Household cleaning solutions – for example, hand sanitizers and soaps – are primarily regulated by the FDA, but also fall under the jurisdiction of the CPSC if they constitute a “hazardous substance” under the Federal Hazardous Substances Act (“FHSA”).  Generally, the FHSA defines a “hazardous substance” as (1) a substance (or mixture of substances) that may cause substantial personal injury or substantial illness during customary or reasonably foreseeable handling or use, including reasonably foreseeable ingestion by children; and (2) the substance (or mixture of substances) is toxic, corrosive, an irritant, a strong sensitizer, is flammable or combustible, or generates pressure through decomposition, heat, or other means.  The FHSA requires that hazardous substances bear prominent warnings on their labels – for example, “KEEP OUT OF REACH OF CHILDREN,” “DANGER”, and “HARMFUL OR FATAL IF SWALLOWED,” among others.  

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Although the COVID Guidance remains posted on the CPSC website, some of the Agency’s commissioners have taken issue with the manner in which the guidance was issued.  In an October 27 statement, Commissioner Dana Baiocco expressed concern that the COVID Guidance was issued unilaterally by only one of the commissioners and did not represent the agency’s official policy position, noting that “[n]o [Commissioner] vote was taken on whether a ‘mask’ crafted during the pandemic should be regulated as ‘apparel’ or ‘textiles.’”  Commissioner Peter Feldman expressed similar concerns, noting that he “wasn’t even offered a courtesy briefing” on the COVID Guidance.  In response, acting CPSC Chairman Robert Adler – who recently announced that he will not seek re-nomination when his current term ends in October 2021 – characterized the COVID Guidance as a “fact sheet” intended to respond to inquiries from small businesses, and which involves “no particular policy issue that would require formal Commission approval.”   

Official or not, the COVID Guidance evinces a growing trend of enhanced scrutiny around consumer products during the COVID-19 pandemic.  On November 10, U.S. Senators Amy Klobuchar (D-MN) and Jerry Moran (R-KS) introduced the COVID-19 Home Safety Act (S. 4884), which responds to recent reports indicating that pediatricians and emergency room physicians have seen an uptick during the pandemic of home injuries, such as accidental hand sanitizer poisoning in children.  Bipartisan companion legislation in the U.S. House of Representatives (H.R. 8121) passed the Energy and Commerce Subcommittee on Consumer Protection and Commerce in September.  The legislation directs the CPSC to study injuries and deaths caused by consumer products during the pandemic, and to collaborate with the media to distribute information – such as the CPSC’s Home Safe Checklists – to help improve home safety.  We expect the regulatory trend to continue after the transition to the Biden administration in January.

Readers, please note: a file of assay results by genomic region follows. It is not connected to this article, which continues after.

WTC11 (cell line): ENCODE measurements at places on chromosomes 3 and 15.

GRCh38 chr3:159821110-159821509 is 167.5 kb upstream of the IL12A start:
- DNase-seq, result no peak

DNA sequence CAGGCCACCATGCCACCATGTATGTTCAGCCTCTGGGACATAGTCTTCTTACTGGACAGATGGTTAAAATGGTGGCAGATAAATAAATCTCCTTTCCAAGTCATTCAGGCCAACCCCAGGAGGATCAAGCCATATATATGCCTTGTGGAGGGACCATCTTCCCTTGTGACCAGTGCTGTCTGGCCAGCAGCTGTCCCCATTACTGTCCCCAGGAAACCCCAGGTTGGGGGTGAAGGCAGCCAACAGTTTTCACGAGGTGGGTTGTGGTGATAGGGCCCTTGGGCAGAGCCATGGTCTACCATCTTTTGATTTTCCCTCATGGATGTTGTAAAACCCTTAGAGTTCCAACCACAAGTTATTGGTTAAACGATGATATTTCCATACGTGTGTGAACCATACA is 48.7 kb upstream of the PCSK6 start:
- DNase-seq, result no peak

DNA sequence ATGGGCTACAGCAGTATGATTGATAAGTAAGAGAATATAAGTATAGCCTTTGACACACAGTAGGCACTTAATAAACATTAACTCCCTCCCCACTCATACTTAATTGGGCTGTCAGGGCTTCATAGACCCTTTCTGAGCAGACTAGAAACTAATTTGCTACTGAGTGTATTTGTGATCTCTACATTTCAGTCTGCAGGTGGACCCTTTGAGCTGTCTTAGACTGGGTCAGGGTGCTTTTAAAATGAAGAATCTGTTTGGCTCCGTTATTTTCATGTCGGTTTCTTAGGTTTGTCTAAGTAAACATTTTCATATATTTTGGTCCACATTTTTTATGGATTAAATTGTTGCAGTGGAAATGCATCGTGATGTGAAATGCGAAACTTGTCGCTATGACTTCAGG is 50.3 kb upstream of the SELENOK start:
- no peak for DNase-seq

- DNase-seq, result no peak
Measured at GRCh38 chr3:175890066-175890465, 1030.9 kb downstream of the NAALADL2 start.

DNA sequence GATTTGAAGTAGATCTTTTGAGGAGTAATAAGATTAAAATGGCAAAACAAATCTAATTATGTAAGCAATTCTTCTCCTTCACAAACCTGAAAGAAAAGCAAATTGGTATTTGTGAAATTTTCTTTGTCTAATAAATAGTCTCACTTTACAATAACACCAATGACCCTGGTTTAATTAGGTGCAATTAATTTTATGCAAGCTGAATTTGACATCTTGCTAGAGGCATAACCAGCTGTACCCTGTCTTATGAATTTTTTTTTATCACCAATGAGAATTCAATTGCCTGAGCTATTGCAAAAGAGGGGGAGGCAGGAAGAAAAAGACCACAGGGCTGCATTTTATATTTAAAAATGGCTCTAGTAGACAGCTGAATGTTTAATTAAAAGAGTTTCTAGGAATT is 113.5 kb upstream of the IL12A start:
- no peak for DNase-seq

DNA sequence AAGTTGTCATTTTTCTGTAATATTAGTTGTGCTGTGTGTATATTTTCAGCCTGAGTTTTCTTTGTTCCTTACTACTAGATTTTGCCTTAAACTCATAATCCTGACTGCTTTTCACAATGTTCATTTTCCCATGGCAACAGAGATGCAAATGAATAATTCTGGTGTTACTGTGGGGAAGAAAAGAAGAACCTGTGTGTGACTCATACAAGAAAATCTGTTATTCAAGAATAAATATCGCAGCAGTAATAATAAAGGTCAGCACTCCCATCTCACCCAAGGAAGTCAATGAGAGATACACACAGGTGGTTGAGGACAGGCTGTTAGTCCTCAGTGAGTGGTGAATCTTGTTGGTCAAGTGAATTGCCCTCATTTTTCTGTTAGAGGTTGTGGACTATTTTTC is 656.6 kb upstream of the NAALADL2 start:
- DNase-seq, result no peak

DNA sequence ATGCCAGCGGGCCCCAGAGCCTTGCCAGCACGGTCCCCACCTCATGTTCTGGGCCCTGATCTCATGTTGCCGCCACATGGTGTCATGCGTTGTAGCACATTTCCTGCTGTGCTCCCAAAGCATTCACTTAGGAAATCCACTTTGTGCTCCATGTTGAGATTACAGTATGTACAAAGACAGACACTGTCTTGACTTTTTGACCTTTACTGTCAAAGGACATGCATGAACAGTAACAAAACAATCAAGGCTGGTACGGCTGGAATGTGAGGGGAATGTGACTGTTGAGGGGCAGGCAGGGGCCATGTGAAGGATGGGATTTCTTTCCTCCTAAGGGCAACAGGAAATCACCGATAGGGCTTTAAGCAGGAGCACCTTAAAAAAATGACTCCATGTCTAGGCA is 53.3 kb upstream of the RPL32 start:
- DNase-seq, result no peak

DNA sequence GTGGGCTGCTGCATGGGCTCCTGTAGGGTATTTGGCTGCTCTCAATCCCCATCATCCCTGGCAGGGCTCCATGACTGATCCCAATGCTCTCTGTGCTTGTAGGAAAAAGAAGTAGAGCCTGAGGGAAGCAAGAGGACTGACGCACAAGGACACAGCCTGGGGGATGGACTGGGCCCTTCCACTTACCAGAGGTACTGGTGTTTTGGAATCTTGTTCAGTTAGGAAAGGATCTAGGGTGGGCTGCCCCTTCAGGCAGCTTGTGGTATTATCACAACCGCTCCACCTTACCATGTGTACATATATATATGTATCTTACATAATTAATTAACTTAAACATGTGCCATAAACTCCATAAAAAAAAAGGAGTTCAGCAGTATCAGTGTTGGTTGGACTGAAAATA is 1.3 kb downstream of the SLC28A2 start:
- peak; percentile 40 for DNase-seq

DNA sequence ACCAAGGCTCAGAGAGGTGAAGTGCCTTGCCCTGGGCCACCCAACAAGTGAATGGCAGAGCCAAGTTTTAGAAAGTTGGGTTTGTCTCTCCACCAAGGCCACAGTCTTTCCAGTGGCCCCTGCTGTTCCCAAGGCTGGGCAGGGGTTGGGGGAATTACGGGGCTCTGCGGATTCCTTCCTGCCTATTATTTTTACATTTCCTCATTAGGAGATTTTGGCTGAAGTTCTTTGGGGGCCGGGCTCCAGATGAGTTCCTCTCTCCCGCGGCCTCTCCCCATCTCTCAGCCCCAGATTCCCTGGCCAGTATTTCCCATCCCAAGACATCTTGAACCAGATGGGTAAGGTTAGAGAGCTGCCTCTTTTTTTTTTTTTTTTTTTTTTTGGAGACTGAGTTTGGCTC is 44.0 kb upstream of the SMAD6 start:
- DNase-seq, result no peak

We have previously written that the PREP Act protects certain “covered persons,” including manufacturers of PPE, from civil tort liability for injuries causes by those products if they constitute “covered countermeasures,” as well as about how the FDA has made certain exceptions to its regulatory requirements for PPE and issued guidance for other products used to combat the pandemic.  Now we must understand whether and how those PREP Act protections and FDA exceptions impact regulatory scrutiny from the CPSC.